Welcome to CEO+CEO: Perspectives on Excellence – a series of interviews that give you the opportunity to listen to James Gorman talk with some of the most influential leaders in business.
Our sixth installment of Perspectives on Excellence features Ken Chenault,
Chairman and CEO of American Express Company. Ken joined American Express
in 1981 and was named president of the U.S. division of American Express
Travel Related Services Company, Inc. in 1993, vice chairman of American
Express Company in 1995, president and chief operating officer in 1997 and
chairman and chief executive officer in 2001. Ken serves as a director of
International Business Machines Corporation and The Procter & Gamble
Company. Ken also is a member of The World Trade Center Memorial Foundation
and a trustee of the NYU Hospitals Center and the New York University School
of Medicine Foundation.
CEO+CEO: James Gorman + Ken Chenault
March 13, 2013
Chenault reaches beyond the company’s iconic campaigns and advertising to delve into the substance of the American Express brand.
In order to be successful, businesses must align with common purposes. Chenault and Gorman share risks they’ve taken to focus and enhance their brands.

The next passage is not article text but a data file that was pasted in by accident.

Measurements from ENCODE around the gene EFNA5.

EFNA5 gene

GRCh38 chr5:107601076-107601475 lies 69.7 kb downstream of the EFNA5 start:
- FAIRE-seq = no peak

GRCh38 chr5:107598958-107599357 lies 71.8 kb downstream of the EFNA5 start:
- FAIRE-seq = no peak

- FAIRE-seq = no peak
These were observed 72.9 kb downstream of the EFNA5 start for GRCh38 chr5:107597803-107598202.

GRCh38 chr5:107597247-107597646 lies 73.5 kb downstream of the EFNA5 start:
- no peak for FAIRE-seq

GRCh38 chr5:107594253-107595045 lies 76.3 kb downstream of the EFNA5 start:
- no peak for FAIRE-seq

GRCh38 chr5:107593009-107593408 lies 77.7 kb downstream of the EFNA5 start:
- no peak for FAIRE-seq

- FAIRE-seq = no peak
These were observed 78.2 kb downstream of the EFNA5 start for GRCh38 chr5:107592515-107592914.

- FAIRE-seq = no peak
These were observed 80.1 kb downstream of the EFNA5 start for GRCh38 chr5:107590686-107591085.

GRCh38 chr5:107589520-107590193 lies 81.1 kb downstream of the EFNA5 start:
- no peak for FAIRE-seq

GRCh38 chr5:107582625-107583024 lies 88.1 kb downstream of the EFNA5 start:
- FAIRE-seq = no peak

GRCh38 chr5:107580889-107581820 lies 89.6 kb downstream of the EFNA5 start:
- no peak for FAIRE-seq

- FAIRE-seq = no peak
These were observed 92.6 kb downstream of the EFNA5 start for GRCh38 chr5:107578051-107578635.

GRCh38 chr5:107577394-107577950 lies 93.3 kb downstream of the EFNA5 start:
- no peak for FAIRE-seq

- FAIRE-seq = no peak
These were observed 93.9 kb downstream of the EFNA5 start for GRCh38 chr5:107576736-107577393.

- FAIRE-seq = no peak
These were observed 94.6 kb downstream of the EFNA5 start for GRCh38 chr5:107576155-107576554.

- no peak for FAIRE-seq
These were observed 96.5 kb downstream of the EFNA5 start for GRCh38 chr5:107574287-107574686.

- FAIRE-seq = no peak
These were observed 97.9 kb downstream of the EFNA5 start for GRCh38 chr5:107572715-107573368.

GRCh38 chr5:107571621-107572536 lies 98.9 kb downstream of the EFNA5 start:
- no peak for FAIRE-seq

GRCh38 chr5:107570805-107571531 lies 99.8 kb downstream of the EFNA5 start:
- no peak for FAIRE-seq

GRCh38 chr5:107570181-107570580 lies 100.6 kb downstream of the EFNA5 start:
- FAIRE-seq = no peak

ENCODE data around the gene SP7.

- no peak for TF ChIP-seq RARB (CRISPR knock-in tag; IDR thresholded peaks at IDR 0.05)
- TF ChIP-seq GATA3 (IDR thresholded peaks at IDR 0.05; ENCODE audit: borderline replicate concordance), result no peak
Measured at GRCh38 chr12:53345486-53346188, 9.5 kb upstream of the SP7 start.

By staying in touch with the pulse of Silicon Valley and looking beyond the current environment, Chenault stays abreast of innovative ways to help meet customer needs.
During crises, Chenault sets objectives and gives hope to the organization by focusing on selective growth opportunities.
Chenault and Gorman share perspectives on strategy, opportunities and risk in China.
A daily routine that incorporates exercise and task lists helps Chenault remain focused, strong and prepared for challenges.
High on the list of qualities Chenault looks for in a leader: attributes of the American Express brand.
Chenault talks about the company’s leadership training and development programs for non-profits, efforts to preserve cultural sites and employee volunteering. Gorman adds the importance of developing "majors" when it comes to determining charitable focus.
Chenault and Gorman give examples of how business adapts and changes as technology evolves.
American Express analyzes service interactions to consistently improve customer behavior, loyalty and spending.
Chenault and Gorman share characteristics they look for when building new relationships.
Chenault talks about his pricing philosophy.